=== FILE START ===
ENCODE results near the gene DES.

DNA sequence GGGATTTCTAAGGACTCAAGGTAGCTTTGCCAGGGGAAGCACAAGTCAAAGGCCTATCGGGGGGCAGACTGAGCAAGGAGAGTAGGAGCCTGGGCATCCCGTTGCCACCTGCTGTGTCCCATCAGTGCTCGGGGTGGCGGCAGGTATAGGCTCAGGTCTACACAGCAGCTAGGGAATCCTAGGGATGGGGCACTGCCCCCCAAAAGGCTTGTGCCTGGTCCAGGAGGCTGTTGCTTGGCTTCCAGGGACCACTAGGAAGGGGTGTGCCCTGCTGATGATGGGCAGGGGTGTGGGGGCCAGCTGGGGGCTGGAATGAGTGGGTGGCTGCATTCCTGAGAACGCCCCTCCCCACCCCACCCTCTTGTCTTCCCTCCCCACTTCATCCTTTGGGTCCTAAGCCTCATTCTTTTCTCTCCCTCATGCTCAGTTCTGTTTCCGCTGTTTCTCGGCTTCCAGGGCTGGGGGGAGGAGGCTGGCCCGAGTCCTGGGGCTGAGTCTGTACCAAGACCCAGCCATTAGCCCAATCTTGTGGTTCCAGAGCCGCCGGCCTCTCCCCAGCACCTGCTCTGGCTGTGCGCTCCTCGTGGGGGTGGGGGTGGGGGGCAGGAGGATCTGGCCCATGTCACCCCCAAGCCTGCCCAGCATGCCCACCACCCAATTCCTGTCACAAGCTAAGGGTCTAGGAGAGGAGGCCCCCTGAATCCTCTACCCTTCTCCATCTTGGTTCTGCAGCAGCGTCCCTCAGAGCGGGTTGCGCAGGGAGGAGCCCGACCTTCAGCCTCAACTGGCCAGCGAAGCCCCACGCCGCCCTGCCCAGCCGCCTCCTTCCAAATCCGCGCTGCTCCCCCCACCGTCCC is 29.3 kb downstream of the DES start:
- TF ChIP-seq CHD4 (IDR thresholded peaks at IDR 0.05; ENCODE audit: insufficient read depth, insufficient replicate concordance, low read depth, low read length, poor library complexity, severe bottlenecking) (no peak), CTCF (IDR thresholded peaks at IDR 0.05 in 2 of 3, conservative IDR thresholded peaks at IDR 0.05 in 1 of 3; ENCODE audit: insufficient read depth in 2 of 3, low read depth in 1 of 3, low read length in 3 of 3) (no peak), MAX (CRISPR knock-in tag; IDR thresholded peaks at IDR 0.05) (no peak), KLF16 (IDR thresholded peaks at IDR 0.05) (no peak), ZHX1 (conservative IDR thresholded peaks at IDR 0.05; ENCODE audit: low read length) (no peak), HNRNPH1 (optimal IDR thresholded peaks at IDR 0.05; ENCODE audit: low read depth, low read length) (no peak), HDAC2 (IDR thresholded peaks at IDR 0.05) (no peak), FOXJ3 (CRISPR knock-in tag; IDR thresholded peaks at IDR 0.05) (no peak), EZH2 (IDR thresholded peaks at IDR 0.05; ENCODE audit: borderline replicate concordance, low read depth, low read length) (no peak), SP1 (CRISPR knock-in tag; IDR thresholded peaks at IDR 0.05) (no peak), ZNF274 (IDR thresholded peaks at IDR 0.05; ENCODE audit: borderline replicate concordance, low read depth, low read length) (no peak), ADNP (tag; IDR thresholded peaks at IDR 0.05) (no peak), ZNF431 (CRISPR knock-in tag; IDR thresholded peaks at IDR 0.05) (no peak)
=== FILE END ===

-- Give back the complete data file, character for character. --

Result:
ENCODE results near the gene DES.

DNA sequence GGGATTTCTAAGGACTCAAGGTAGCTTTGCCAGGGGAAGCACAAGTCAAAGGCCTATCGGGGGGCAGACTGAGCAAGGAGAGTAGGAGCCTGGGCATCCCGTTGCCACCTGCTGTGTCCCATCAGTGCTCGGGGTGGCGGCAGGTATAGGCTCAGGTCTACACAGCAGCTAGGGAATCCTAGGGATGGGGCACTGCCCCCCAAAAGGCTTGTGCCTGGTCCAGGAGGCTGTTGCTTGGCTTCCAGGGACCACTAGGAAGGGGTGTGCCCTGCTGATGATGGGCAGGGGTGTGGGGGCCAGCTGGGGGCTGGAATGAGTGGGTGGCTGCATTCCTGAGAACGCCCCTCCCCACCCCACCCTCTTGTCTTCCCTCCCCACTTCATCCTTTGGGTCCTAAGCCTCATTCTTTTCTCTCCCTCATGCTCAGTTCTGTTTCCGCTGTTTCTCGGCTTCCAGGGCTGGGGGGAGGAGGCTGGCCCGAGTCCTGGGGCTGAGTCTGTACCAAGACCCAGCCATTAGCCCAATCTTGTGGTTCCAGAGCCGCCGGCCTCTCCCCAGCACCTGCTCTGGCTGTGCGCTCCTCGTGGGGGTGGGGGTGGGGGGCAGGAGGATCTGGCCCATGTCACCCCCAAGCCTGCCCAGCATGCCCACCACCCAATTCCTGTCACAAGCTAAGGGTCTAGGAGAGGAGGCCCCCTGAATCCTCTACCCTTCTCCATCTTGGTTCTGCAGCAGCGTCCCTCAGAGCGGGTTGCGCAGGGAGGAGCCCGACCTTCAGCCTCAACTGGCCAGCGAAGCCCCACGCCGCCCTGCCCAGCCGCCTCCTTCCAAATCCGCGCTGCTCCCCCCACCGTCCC is 29.3 kb downstream of the DES start:
- TF ChIP-seq CHD4 (IDR thresholded peaks at IDR 0.05; ENCODE audit: insufficient read depth, insufficient replicate concordance, low read depth, low read length, poor library complexity, severe bottlenecking) (no peak), CTCF (IDR thresholded peaks at IDR 0.05 in 2 of 3, conservative IDR thresholded peaks at IDR 0.05 in 1 of 3; ENCODE audit: insufficient read depth in 2 of 3, low read depth in 1 of 3, low read length in 3 of 3) (no peak), MAX (CRISPR knock-in tag; IDR thresholded peaks at IDR 0.05) (no peak), KLF16 (IDR thresholded peaks at IDR 0.05) (no peak), ZHX1 (conservative IDR thresholded peaks at IDR 0.05; ENCODE audit: low read length) (no peak), HNRNPH1 (optimal IDR thresholded peaks at IDR 0.05; ENCODE audit: low read depth, low read length) (no peak), HDAC2 (IDR thresholded peaks at IDR 0.05) (no peak), FOXJ3 (CRISPR knock-in tag; IDR thresholded peaks at IDR 0.05) (no peak), EZH2 (IDR thresholded peaks at IDR 0.05; ENCODE audit: borderline replicate concordance, low read depth, low read length) (no peak), SP1 (CRISPR knock-in tag; IDR thresholded peaks at IDR 0.05) (no peak), ZNF274 (IDR thresholded peaks at IDR 0.05; ENCODE audit: borderline replicate concordance, low read depth, low read length) (no peak), ADNP (tag; IDR thresholded peaks at IDR 0.05) (no peak), ZNF431 (CRISPR knock-in tag; IDR thresholded peaks at IDR 0.05) (no peak)